I don’t want to talk about Luke Skywalker anymore. Great guy. Loved him for years. But folks, it’s time to move on. His hero’s journey has been the go-to framework for our Big Epic Quests™ for far too long. In fact, the Hero’s Journey itself is far too flimsy a structure to build a TTRPG campaign upon.
Think about it: we’ve got a singular protagonist standing alone against the Big Bad at the end of the world. Sure, sometimes he has a Han Solo or an R2D2 along for the ride, but in the end, Luke is facing off against Vader alone.
And that’s the problem, right? TTRPGs aren’t about a single hero going it alone. (Okay, pedantic internet caveat: most TTRPGs aren’t about a lone wolf standing on his own.) They’re about a team. A squad. A group of plucky adventurers.
That’s why I suggest you run your campaign like a romance novel.
Why Romance Novels?
“A kissing book?” Some of you may say, and in response, I say, “Hell yeah, a kissing book!”
If you believe romance novels can’t reach the same epic highs and dark, horrifying lows as your favorite Hero’s Journey example, my friend, you don’t know what you’ve been missing.
After all, in a romance, good sex scenes and good fight scenes are practically the same things. Lots of thrusting and attention to positioning…
All kidding aside, though, whether you’re battling the antagonist on a crashing airship or making out with your rival under the harvest moon in a romance, the point of an action encounter isn’t the actions themselves but how the interaction between the characters reveals the depths of emotion, motivation, and history shared between them. In other words: relationships.
And that’s the most important answer to “why romance novels” – because you might cheer for that critical hit that takes down the dragon or laugh over the nat 1 you rolled when trying to deceive the king, but the heartbreak you’ll feel and the joy that erupts when you focus on relationships, those things will be stories you’ll tell forever.
Even better, romance novels spread the focus around. Sure, a romance novel usually focuses on two specific leads, but those leads are supported by found families and unique oddballs, and if that doesn’t sound like a TTRPG campaign, I don’t know what does.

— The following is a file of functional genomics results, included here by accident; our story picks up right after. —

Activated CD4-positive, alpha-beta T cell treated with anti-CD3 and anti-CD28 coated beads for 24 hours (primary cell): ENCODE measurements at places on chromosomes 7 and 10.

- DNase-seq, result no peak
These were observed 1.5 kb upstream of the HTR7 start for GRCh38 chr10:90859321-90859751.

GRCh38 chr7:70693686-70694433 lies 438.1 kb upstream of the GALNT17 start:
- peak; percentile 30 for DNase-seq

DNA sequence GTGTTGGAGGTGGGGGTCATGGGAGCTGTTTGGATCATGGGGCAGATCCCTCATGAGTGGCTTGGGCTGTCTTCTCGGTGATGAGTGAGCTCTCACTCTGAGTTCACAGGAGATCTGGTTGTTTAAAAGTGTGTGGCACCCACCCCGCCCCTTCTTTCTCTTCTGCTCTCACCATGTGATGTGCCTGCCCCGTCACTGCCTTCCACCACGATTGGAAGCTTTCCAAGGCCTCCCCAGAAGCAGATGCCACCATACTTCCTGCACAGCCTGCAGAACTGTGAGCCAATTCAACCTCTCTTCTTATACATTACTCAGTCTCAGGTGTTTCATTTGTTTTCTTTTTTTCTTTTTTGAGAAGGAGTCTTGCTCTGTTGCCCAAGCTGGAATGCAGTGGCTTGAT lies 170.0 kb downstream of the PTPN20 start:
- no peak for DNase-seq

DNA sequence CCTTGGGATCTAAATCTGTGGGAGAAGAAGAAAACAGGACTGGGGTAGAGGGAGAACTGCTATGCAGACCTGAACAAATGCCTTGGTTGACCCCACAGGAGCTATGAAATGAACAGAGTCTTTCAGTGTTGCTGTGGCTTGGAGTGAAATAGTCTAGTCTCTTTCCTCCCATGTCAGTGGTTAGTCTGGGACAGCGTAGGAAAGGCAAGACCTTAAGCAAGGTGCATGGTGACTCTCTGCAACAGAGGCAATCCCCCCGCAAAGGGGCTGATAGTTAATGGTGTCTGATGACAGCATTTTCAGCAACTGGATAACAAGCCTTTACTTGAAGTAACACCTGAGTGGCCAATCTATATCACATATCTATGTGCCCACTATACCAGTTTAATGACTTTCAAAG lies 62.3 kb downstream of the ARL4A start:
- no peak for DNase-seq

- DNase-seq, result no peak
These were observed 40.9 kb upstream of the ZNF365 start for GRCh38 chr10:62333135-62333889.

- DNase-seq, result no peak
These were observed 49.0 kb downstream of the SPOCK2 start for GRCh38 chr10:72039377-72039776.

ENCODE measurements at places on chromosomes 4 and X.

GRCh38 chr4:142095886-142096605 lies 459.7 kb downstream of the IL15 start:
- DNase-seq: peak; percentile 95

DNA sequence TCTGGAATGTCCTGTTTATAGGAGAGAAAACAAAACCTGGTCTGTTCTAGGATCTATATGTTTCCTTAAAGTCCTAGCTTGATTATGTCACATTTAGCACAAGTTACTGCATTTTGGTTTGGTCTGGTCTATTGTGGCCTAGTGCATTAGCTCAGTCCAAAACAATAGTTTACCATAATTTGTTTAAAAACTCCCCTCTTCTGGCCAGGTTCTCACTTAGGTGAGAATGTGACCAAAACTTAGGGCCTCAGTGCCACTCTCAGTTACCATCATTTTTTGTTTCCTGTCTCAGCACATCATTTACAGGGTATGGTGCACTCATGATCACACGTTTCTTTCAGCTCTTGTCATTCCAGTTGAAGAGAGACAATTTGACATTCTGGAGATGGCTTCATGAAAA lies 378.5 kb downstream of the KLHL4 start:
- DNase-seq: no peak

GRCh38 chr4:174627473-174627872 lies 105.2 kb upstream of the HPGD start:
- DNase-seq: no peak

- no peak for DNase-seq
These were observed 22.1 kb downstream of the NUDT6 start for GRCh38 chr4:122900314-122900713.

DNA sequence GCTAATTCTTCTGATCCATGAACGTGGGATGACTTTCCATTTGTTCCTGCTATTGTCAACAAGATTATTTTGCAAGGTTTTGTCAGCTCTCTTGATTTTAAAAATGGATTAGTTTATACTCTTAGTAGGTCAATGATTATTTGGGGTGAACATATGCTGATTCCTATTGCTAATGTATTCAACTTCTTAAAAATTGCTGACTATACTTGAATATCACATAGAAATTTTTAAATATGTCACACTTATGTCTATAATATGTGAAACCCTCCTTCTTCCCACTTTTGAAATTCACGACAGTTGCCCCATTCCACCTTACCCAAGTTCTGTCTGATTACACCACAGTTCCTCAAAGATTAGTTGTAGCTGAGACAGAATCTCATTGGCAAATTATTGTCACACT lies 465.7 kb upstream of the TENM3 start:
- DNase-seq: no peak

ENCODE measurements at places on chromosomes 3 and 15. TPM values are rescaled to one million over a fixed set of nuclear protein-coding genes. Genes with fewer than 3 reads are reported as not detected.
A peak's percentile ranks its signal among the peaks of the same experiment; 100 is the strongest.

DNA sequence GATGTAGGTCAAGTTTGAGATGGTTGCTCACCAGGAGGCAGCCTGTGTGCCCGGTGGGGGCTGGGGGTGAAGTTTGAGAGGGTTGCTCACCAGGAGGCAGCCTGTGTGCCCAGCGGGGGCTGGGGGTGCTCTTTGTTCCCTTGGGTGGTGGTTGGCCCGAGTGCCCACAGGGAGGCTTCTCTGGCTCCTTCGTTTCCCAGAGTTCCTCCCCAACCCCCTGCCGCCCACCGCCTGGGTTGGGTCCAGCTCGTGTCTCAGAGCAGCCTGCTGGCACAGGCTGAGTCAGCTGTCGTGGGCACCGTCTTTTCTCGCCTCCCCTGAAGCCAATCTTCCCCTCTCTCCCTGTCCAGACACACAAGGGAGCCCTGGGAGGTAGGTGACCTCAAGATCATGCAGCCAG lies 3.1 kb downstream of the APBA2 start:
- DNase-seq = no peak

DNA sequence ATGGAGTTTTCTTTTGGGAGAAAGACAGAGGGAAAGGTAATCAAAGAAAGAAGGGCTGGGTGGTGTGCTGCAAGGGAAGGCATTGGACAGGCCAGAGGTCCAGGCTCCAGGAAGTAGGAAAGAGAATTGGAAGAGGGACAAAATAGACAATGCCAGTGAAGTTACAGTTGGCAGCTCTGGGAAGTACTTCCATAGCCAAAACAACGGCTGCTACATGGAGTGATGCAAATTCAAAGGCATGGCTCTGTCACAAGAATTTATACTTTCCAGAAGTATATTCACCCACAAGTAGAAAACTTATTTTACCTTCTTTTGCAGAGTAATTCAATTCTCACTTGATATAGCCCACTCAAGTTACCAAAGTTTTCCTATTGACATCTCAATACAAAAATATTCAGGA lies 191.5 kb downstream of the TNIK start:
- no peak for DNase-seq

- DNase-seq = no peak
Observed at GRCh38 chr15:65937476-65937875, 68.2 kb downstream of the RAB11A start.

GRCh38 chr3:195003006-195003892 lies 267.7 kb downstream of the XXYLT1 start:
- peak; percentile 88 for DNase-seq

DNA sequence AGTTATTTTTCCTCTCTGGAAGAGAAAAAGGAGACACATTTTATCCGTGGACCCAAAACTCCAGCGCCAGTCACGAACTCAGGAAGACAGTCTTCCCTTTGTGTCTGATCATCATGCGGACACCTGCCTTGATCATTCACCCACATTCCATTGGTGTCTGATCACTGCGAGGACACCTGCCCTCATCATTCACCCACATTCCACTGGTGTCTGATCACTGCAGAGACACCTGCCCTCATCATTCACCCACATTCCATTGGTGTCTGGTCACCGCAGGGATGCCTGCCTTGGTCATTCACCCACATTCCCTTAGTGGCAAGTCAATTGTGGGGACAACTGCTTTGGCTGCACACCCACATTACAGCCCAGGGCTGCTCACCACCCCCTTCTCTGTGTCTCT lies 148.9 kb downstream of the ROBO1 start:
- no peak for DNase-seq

If you really want to see how to pass around the spotlight, and make all of the characters feel equally important, pick up a romance series. Often, the author brings side characters from the first book into the foreground of the sequels.
How do we actually do the thing, though? Well, just like plenty of action movies are built on The Hero’s Journey, a good number of romance stories are built on their own framework – The Heroine’s Journey (or, for our purposes, Heroines’ Journey).
Say Hello to The Heroines’ Journey.
For those of you who like extra credit, Gail Carriger has written an excellent deep dive into the history and use of this particular plot structure, aptly titled The Heroine’s Journey. It was invaluable during the research for this article, and if you find yourself craving more info than can fit into one blog post, I highly recommend checking out Carriger’s book.
Source citing out of the way, let me state this clearly and with emphasis: anyone can be a heroine. It has nothing to do with gender or any sort of masculine vs. feminine vibes; it has everything to do with how characters approach problems and how the GM structures their narrative.
Heroes and heroines are both separated from society by some outside force. A hero isolates themself to train up their skills beyond mortal ken (usually with the help of a mentor, often during a montage set to an ‘80s power ballad). Then they return changed, usually pissed, and definitely all out of bubblegum. The changes are enough for them to topple the big bad, but then they find out they’ve shed too much of their everyday life to reintegrate into society comfortably. So they ride off into the sunset. Alone.
Heroines handle their problems differently. Heroes go it alone, but heroines tackle obstacles through connections. They network. They make friends and call them to their sides. They create new networks of support, usually by pulling together a found family full of misfits, outcasts, and other marginalized folks.